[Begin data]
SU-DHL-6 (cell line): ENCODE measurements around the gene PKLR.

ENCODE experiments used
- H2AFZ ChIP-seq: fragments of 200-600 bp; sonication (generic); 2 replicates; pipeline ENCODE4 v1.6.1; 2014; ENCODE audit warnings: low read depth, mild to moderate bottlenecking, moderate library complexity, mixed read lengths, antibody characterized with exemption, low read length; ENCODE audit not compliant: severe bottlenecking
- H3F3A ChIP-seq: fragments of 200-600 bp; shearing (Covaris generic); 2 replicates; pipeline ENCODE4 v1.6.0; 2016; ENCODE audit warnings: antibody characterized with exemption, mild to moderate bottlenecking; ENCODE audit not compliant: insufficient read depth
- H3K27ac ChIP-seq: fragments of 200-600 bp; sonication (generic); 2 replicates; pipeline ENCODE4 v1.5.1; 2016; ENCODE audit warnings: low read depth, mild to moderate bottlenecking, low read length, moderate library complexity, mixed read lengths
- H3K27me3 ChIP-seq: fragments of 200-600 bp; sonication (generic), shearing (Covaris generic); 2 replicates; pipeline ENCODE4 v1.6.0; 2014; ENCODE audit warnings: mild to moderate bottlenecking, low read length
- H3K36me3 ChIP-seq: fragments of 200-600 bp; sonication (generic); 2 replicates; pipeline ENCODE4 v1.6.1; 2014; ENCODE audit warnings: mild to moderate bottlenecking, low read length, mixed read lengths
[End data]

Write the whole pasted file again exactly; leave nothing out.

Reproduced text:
SU-DHL-6 (cell line): ENCODE measurements around the gene PKLR.

ENCODE experiments used
- H2AFZ ChIP-seq: fragments of 200-600 bp; sonication (generic); 2 replicates; pipeline ENCODE4 v1.6.1; 2014; ENCODE audit warnings: low read depth, mild to moderate bottlenecking, moderate library complexity, mixed read lengths, antibody characterized with exemption, low read length; ENCODE audit not compliant: severe bottlenecking
- H3F3A ChIP-seq: fragments of 200-600 bp; shearing (Covaris generic); 2 replicates; pipeline ENCODE4 v1.6.0; 2016; ENCODE audit warnings: antibody characterized with exemption, mild to moderate bottlenecking; ENCODE audit not compliant: insufficient read depth
- H3K27ac ChIP-seq: fragments of 200-600 bp; sonication (generic); 2 replicates; pipeline ENCODE4 v1.5.1; 2016; ENCODE audit warnings: low read depth, mild to moderate bottlenecking, low read length, moderate library complexity, mixed read lengths
- H3K27me3 ChIP-seq: fragments of 200-600 bp; sonication (generic), shearing (Covaris generic); 2 replicates; pipeline ENCODE4 v1.6.0; 2014; ENCODE audit warnings: mild to moderate bottlenecking, low read length
- H3K36me3 ChIP-seq: fragments of 200-600 bp; sonication (generic); 2 replicates; pipeline ENCODE4 v1.6.1; 2014; ENCODE audit warnings: mild to moderate bottlenecking, low read length, mixed read lengths